In some ways, Amed Rosario is one of the most important guys on the team. With no true backup shortstop on the roster, the Mets are counting on Rosario to stay healthy and be able to play in 150 games this year. And most feel if he’s able to duplicate his offensive output from the second half, the team’s lineup becomes even more dangerous. Rosario has started all 20 games this year, so he’s definitely given the club an everyday presence. But his offense is still up for debate.
While everyone talks about the strong second half that Rosario had last year, his post All-Star break OPS was .685 – just 17 points better than what he did in the first half of the season. Instead, Rosario had a six-week hot stretch where he performed significantly better than what he had done before or since. From August 10 to September 14, a span of 32 games and 142 PA, Rosario had a .333/.366/.526 line. Through games of August 9, he had a .620 OPS and from September 15 to the end of the season, he had a .538 OPS.
Rosario has 85 PA under his belt this season and checks in with a .263/.306/.388 line. It’s remarkably consistent with what he put up in 2018. He has a .125 ISO in both seasons, an 85 wRC+ both years and his wOBA is within a few points (.294 this year, compared to a .290 in ’18) of what he put up a season ago. The main difference so far is that we see Rosario with a higher K% and a higher BABIP than he put up a season ago. He’s not likely to produce a .357 BABIP over a full season. So, we have to hope he’ll cut down on strikeouts and add more power if we expect to see more production here in 2019.
CHECKING IN ON RAMOS – The Mets made a lot of transactions in the offseason and my opinion was that the best one of these was acquiring Wilson Ramos on a 2/$19 deal with a club option. They didn’t surrender too many assets to get another catcher or guarantee too many years and too many dollars to get the other top catcher on the market. And additionally, Ramos was going to be a big offensive upgrade while also bringing a guy who could help limit the running game. This seemed to check all of the boxes.
So far in 2019, Ramos has an OBP-heavy .723 OPS and is a guy who fans like to see come to the plate with runners in scoring position. But it’s not so rosy behind the plate. For a guy who was supposed to help control the running game, it’s hard not to notice that he’s thrown out just two of 15 players attempting to steal. That’s a 13% mark, compared to a career-average of 31%. He also leads the league with 4 PB and has allowed 8 WP in 133.1 innings behind the plate. And while it was never considered to be a strength, Ramos seems to be worse than advertised at framing. Last year he had a (-2.6) FRM mark and it’s already (-2.1) this season.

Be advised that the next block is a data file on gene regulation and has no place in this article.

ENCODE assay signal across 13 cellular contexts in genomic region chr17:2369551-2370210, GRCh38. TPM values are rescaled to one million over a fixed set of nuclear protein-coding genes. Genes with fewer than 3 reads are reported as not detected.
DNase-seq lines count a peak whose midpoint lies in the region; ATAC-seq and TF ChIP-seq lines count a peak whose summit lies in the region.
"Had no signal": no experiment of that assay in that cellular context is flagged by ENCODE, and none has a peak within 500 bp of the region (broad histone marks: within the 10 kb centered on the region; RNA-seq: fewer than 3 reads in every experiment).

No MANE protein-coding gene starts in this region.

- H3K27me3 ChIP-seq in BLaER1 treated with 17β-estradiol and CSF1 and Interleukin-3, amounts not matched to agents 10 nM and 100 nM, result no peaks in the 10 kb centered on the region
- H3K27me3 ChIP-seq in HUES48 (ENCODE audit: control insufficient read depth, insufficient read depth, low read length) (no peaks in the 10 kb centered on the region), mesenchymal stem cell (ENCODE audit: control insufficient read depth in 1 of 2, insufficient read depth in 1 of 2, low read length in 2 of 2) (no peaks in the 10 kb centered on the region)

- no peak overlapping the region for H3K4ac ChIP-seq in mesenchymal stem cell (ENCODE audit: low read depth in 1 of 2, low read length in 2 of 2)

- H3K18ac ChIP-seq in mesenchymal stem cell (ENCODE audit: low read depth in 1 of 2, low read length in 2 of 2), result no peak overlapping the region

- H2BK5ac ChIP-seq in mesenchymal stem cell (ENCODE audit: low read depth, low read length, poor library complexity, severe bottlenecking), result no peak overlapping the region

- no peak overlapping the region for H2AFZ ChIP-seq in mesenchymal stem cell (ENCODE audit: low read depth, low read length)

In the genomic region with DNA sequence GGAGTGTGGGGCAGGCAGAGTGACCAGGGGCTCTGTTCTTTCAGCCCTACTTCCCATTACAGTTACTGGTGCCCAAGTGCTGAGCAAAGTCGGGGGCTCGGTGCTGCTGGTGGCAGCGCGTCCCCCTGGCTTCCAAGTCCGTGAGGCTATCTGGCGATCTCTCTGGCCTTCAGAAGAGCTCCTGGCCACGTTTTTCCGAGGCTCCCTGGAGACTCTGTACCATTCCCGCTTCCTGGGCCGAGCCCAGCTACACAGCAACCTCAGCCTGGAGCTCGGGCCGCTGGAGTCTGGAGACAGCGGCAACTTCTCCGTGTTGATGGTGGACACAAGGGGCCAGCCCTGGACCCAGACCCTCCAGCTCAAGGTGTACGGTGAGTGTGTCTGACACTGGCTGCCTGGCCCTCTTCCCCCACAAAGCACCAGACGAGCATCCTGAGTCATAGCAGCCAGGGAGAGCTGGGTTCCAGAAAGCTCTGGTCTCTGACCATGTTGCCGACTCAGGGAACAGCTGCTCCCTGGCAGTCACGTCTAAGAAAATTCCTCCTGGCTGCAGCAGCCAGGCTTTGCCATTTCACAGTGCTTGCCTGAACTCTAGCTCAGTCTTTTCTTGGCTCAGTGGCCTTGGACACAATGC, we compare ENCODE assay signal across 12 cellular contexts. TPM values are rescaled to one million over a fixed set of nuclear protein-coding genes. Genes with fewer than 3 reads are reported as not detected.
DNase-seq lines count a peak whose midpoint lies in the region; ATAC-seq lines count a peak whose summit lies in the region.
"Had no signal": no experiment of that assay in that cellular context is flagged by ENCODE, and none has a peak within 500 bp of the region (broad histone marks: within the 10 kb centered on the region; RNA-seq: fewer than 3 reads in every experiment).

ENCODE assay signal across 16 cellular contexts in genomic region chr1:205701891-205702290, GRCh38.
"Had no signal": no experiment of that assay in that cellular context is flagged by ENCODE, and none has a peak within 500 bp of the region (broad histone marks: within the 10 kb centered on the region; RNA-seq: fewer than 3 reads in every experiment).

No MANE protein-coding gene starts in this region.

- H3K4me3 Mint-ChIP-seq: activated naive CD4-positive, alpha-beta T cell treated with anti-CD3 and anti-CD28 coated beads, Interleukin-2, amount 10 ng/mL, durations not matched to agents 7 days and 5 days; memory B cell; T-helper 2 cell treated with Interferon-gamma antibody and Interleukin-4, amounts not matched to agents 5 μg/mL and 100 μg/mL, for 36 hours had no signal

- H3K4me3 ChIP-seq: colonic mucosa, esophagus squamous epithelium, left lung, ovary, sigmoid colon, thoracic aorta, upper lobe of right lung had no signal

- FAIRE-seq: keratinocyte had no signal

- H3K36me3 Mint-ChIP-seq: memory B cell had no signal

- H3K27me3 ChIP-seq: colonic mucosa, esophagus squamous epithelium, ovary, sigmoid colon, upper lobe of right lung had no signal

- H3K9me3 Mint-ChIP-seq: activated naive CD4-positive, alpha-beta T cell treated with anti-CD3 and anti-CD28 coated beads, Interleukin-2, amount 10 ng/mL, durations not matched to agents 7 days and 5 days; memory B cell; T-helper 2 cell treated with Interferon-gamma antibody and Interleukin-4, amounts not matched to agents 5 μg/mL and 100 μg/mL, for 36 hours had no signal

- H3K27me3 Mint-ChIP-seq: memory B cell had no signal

Lifetime, Travis d’Arnaud has a 22% caught stealing mark and he averages a WP every 26 innings and a PB every 145 innings. And he’s always been a good framer. So far in 2019, Ramos has been the offensive upgrade the Mets hoped to get at catcher. But he’s been worse than d’Arnaud defensively in all facets of the game and most fans consider d’Arnaud to be a lousy defensive backstop.
EARLY SEASON DEGROM INJURY – Most people lost their minds when it was announced that Jacob deGrom was going on the IL for a “barking” elbow. It got to be so much that Brodie Van Wagenen had to issue a statement to calm everyone’s nerves. While Van Wagenen delivered much more clarity to the subject than Mickey Callaway did, it was still a case of the media and fans jumping to the worst conclusion possible with limited evidence to support the case.
And we should keep in mind that deGrom went on the DL last year in early May with a hyperextended elbow. He missed a couple of starts and went just one inning upon his return. He still wound up with a career-high 217 IP and his season wasn’t half bad. Maybe deGrom has to be out longer than the anticipated 10 days. Or maybe he comes back and is incredible after the short time off. You know, like last year.
LEFTIES, LEFTIES, LEFTIES – The Mets cut ties with Jerry Blevins and brought in two lefties to replace him in Luis Avilan and Justin Wilson. Judging by their career rates, it looked like Avilan would be the guy you’d want to act as a LOOGY while Wilson would not melt if a RHB stepped into the box. And indeed, Avilan has been significantly better with the platoon advantage (.543 OPS against) than without (1.169) it. Yet we’ve see he’s faced over three times as many righties (32) as lefties, as Mickey Callaway has not come close to the Terry Collins usage pattern for his LOOGY.
Meanwhile, Wilson has been one of the most dependable members of the pen here in the early going. But it’s because he’s been murder on lefties, limiting them to a .350 OPS. RHB are having unusual success against Wilson, with a .925 OPS against. In his career, Wilson had a .635 OPS against righties, with last year’s .707 mark against them the worst in any season with more than 15 PA.
In an ideal world, the Mets would demote Avilan, call up their best reliever regardless of which hand he threw with and make Wilson their lefty specialist. But there’s no one worth calling up and they need the bullpen arms because their starters have yet to give them consistent depth. In the interim, here’s hoping Callaway has Avilan face as few RHB as possible.
THE ALWAYS IMPORTANT HITTING WITH RISP – The Mets’ offense has been better than expected so far, in part because of their performance with runners in scoring position. They rank third in the NL with 82 runs in this split. And the reason they’ve scored so many runs is because they’ve had so many opportunities. The Mets lead the league with 236 PA with RISP. It’s a far cry from teams in the recent past who found themselves hanging out with the Padres in terms of the fewest PA in those situations. They’re still middle of the pack production-wise (they’re 210 points of OPS behind the Phillies) but the extra opportunities have been wonderful to see.